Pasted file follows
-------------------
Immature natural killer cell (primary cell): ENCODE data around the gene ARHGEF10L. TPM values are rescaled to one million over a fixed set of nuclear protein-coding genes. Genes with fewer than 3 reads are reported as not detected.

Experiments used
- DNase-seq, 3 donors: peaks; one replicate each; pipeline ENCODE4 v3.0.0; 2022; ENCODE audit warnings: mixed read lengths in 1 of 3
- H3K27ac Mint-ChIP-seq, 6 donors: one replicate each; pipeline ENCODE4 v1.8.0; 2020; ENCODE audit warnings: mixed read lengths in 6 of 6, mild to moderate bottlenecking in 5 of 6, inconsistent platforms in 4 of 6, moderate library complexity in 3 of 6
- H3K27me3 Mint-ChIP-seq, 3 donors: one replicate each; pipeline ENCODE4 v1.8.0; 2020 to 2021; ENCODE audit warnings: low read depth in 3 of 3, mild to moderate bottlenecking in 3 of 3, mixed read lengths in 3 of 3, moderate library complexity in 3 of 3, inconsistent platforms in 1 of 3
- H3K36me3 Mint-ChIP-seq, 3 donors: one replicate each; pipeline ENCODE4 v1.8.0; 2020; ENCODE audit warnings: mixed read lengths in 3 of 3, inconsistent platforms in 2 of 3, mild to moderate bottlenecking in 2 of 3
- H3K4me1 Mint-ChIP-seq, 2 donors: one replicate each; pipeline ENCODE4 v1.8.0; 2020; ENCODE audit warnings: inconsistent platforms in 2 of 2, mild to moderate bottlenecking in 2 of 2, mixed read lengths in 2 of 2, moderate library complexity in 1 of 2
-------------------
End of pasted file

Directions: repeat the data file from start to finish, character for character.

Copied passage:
Immature natural killer cell (primary cell): ENCODE data around the gene ARHGEF10L. TPM values are rescaled to one million over a fixed set of nuclear protein-coding genes. Genes with fewer than 3 reads are reported as not detected.

Experiments used
- DNase-seq, 3 donors: peaks; one replicate each; pipeline ENCODE4 v3.0.0; 2022; ENCODE audit warnings: mixed read lengths in 1 of 3
- H3K27ac Mint-ChIP-seq, 6 donors: one replicate each; pipeline ENCODE4 v1.8.0; 2020; ENCODE audit warnings: mixed read lengths in 6 of 6, mild to moderate bottlenecking in 5 of 6, inconsistent platforms in 4 of 6, moderate library complexity in 3 of 6
- H3K27me3 Mint-ChIP-seq, 3 donors: one replicate each; pipeline ENCODE4 v1.8.0; 2020 to 2021; ENCODE audit warnings: low read depth in 3 of 3, mild to moderate bottlenecking in 3 of 3, mixed read lengths in 3 of 3, moderate library complexity in 3 of 3, inconsistent platforms in 1 of 3
- H3K36me3 Mint-ChIP-seq, 3 donors: one replicate each; pipeline ENCODE4 v1.8.0; 2020; ENCODE audit warnings: mixed read lengths in 3 of 3, inconsistent platforms in 2 of 3, mild to moderate bottlenecking in 2 of 3
- H3K4me1 Mint-ChIP-seq, 2 donors: one replicate each; pipeline ENCODE4 v1.8.0; 2020; ENCODE audit warnings: inconsistent platforms in 2 of 2, mild to moderate bottlenecking in 2 of 2, mixed read lengths in 2 of 2, moderate library complexity in 1 of 2